When the Hoskins-to-Neligh 345,000-volt transmission line was being proposed a few years ago, Pierce County farmers Aaron and Ryan Zimmerman were not thrilled at first.
Like some of their neighbors, they weren’t sure about having high line wires on their property, but they understood it was for the greater good. Eventually, they decided to make the best of it.
“Basically we offered them (NPPD) the path of least resistance,” Aaron said. “We accommodated them.”
There were some neighbors who were irate and didn’t want it whatsoever. The proposal moved the brothers to research if there might be some way to take advantage of the situation — like making lemonade out of lemons.
Eventually the Zimmermans even offered to have the line moved north 100 feet entirely on their property. That was instead of sharing it with a bordering neighbor who didn’t want it whatsoever.
And now, a proposed substation is going to be built on their land.
“It’s beautiful country out here, but it’s sand and it’s tough to make a living off of it,” Ryan Zimmerman said. “For every situation, there’s got to be a silver lining.”
That silver lining proved to be having both brothers consider giving up farming and covering the land with solar panels. Several companies were interested.
“It’s contiguous. It’s flat. It’s right along a 345 KV transmission line. That will help keep the upgrade cost associated with getting an (energy) agreement in check,” Aaron Zimmerman said. “That’s what makes this really competitive.”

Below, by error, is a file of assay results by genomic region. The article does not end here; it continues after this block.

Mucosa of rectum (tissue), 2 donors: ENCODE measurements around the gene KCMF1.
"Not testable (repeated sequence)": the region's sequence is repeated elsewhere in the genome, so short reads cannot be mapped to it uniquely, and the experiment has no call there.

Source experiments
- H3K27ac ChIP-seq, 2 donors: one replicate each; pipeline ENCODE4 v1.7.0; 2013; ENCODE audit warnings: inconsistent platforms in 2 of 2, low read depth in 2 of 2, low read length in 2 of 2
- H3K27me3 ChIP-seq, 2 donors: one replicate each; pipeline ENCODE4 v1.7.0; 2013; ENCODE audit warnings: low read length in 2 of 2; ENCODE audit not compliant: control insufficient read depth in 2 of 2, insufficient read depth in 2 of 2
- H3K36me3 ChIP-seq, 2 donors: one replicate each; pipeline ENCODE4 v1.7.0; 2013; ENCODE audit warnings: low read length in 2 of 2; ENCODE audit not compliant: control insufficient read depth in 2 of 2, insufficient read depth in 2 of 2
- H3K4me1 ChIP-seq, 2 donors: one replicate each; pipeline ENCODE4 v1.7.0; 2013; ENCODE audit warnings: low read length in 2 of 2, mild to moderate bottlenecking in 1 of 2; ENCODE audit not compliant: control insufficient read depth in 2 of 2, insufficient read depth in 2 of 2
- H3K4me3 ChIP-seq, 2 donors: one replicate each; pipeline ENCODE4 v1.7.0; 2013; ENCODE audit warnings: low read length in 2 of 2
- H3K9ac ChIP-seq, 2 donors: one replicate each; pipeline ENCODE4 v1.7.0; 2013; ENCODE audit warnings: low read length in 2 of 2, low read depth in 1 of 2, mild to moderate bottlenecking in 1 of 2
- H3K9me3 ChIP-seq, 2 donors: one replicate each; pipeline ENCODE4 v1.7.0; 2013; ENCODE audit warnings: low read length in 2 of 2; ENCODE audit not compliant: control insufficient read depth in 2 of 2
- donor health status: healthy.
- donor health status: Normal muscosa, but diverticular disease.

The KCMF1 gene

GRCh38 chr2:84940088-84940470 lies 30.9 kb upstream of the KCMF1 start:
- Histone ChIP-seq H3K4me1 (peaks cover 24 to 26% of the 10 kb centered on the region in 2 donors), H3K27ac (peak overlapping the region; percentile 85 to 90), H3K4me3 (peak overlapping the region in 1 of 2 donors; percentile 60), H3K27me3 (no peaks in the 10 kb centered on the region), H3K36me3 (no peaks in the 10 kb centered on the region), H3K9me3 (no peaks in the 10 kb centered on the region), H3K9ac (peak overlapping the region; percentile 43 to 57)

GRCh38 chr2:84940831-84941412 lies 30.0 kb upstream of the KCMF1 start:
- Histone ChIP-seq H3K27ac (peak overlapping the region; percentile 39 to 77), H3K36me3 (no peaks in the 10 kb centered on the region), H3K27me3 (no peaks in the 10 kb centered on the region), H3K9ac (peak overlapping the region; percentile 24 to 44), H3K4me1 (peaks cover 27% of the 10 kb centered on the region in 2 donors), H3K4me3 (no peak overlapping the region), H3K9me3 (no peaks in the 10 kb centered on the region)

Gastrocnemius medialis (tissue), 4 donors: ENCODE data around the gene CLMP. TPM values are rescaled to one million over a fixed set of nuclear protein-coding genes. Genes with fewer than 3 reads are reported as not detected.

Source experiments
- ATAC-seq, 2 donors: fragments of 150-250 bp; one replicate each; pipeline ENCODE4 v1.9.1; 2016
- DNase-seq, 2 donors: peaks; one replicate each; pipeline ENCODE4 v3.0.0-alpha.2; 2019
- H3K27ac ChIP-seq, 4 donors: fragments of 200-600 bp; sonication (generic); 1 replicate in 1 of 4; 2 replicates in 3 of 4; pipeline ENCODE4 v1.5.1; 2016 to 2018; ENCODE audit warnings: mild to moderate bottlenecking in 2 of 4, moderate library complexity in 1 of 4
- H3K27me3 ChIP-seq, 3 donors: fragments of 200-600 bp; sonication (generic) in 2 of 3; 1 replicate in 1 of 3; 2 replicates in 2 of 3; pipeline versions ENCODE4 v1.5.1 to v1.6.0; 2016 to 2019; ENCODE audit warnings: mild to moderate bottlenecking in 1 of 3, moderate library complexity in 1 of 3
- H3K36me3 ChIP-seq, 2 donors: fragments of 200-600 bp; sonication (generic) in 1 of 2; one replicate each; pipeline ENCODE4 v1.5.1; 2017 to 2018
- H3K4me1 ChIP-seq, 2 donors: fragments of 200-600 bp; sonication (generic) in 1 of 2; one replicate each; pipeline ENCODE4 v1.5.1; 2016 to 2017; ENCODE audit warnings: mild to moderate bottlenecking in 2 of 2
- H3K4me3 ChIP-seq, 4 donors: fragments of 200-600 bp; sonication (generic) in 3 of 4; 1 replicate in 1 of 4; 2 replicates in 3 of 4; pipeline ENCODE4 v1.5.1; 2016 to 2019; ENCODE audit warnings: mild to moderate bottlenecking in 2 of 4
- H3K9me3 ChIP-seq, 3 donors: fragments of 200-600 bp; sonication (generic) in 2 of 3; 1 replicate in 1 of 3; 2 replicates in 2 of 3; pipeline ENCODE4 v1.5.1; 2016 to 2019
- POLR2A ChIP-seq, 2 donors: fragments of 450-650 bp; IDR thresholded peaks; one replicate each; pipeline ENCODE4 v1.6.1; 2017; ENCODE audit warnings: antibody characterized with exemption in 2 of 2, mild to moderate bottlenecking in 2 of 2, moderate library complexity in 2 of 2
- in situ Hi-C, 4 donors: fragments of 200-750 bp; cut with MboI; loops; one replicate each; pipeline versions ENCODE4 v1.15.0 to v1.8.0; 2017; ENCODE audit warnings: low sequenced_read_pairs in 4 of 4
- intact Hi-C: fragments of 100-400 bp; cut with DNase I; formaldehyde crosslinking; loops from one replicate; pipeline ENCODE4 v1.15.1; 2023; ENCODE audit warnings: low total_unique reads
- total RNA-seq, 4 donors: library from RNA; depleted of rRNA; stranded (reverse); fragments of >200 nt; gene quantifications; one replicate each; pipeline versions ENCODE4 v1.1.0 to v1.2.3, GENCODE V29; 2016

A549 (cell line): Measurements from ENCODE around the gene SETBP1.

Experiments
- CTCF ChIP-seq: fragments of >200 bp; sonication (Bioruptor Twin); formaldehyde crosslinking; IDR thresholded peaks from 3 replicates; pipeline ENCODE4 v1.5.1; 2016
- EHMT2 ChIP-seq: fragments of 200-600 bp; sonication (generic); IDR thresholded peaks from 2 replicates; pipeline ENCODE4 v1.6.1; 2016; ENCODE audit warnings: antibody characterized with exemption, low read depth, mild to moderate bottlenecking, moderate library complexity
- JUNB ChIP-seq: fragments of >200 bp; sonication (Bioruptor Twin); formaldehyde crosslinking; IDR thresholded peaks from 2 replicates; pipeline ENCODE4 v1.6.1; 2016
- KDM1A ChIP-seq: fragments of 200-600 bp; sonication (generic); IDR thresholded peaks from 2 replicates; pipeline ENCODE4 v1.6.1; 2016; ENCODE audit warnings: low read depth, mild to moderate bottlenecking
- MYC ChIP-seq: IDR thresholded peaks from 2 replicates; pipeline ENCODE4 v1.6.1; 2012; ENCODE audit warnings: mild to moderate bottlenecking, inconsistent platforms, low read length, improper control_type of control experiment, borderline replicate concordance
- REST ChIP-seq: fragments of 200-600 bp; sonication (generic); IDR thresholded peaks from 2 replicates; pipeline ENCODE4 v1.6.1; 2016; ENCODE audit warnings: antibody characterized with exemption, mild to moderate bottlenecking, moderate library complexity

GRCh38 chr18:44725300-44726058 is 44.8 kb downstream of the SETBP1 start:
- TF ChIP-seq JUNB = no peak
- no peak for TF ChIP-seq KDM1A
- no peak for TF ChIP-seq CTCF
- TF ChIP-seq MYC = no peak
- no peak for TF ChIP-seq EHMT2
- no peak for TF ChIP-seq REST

At this point, NextEra Energy does not have an agreement in place for the power to be purchased. Just like wind projects to move forward, a purchaser of the power such as Lincoln Electrical System or Google — which have purchased other green energy — must be secured for the project to move forward.
The 2,500 acres where the solar farm is proposed consists of all the land the Zimmermans own. Much of it has been in the family since the 1960s and is land used to grow crops, with center pivot irrigation.
The land is along the Willow Creek watershed. The solar opportunity will help reduce the problems associated with row crop farming.
The brothers said they plan to pull the pivots and sell them, then seal the wells.
“The plan is to establish native grasses and pollinator habitat,” Aaron Zimmerman said. “It’s just going to go back to the native prairie that it originally was.”
Ryan Zimmerman said the solar farm would feature what’s known as a single-axis tracker system. All the solar panels will be in rows and will follow the sun as it moves across the sky — like a sunflower, he said.
The panels will be about 6 to 8 feet off the ground, so they will be easy to mow underneath until the prairie is established, and any weeds get choked out. At their highest point, the solar panels will be about 12 feet tall.
The Zimmermans said they want to help the environment and be part of the nation’s overall energy solution.
“Utilities, they don’t want to put all their eggs in one basket,” Ryan Zimmerman said. “Like we know, the wind doesn’t always blow. You have to have wind and solar as much as something else. No one system is a cure-all.”